While “prestige” brought to the paper may be intangible, Escárcega’s hiring was part of a mini-boomlet of women of color taking prominent roles as food critics at West Coast newspapers. She was brought on around the same time that Tejal Rao became the California restaurant critic for The New York Times and Soleil Ho took over as restaurant critic for the San Francisco Chronicle. For many, Rao, Ho, and Escárcega represented an overdue shift in how mainstream outlets covered food and dining.

“When I started my job as a critic, alongside Tejal Rao and Patricia (and Bill!), we were held up as a promising fresh start for CA food media. So awful to learn that for Patricia, it was hot air to veil the fact that she was being treated as inferior—a novelty,” Ho wrote on Twitter. “[Escárcega] has consistently published some of the most exciting and essential work I’ve ever read in this genre, and for her to be clandestinely classed as a ‘junior critic’ is absolutely ridiculous.”

Addison addressed the controversy with a tweet of his own, claiming that he submitted a letter for management saying he felt Escárcega should be compensated fairly for her labor.

“I stand with Patricia in her fight for equality,” he wrote. “We are co-critics, we perform the same job, we should be paid equally.”

In a statement released by the Los Angeles Times Guild, the union also expressed that it stands behind its member, noting that, “we urge the company to reconsider its regrettable position on this grievance and commit to equality.”

A statement from the Los Angeles Times submitted to Los Angeles after the initial publication of this article reads as follows:

“The company denies the discrimination claims that Patricia Escárcega has alleged in social media posts. For the employees, including Ms. Escárcega, who are represented by the Guild, the company and the Guild agreed on a pay scale which was approved as part of the collective bargaining agreement (CBA), 388 to 3, in October 2019. Her pay is based on the framework in the CBA that was agreed upon and ratified by an overwhelming majority of the bargaining unit. The company has invested millions of dollars in improving salaries for the staff as part of the CBA.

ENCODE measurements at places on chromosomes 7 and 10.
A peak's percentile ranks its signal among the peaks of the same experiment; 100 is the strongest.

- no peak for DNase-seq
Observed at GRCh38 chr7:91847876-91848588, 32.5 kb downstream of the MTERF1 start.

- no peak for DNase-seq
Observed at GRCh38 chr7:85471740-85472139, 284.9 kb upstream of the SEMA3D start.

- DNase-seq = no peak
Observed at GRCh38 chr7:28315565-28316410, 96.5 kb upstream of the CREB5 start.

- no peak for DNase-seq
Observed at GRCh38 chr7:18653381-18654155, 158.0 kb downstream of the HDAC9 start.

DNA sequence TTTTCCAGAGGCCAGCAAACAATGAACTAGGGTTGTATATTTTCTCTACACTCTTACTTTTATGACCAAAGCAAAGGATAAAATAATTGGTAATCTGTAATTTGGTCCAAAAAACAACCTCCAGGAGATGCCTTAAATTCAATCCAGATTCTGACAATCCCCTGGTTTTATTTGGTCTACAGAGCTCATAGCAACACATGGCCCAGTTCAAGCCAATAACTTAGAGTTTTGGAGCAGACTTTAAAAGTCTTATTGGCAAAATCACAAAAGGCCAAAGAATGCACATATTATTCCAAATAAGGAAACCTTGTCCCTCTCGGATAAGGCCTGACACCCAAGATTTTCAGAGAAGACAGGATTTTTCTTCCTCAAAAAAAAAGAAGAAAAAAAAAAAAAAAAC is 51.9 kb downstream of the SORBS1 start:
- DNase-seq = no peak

The Media Guild of the West and the company agreed on a wage scale based on job classification and years of experience in the media industry. Prior to finalizing the wage scale, the company and the Guild allowed time for bargaining unit newsroom employees to challenge job classifications or experience ratings. While several individuals made such challenges, Ms. Escárcega did not do so. Once those challenges were resolved, the Guild and the company agreed in the CBA that initial placement on the wage scale of an individual such as Ms. Escárcega “shall not be subject to grievance and arbitration.”

Ms. Escárcega nevertheless filed a grievance through the union challenging her pay, which is based on her placement on the wage scale. She performs the same job duties today as when she was hired. Ms. Escárcega’s pay differs from that of the colleague to whom she is comparing herself because he has significantly more experience than her as a critic and has won one of the most significant awards in food journalism. Experience is a bona fide factor justifying different pay amounts for employees under California’s Equal Pay Act.

Ms. Escárcega’s compensation is well above the scale for her job classification and experience.  

The company has implemented many processes to address fairness and equity in pay. We take seriously our commitment to building a strong culture among our employees, one that values diversity, promotes inclusion and cultivates fairness.”

Escarárcega didn’t reply to a request to comment.


RELATED: Peter Meehan to Resign as Los Angeles Times Food Editor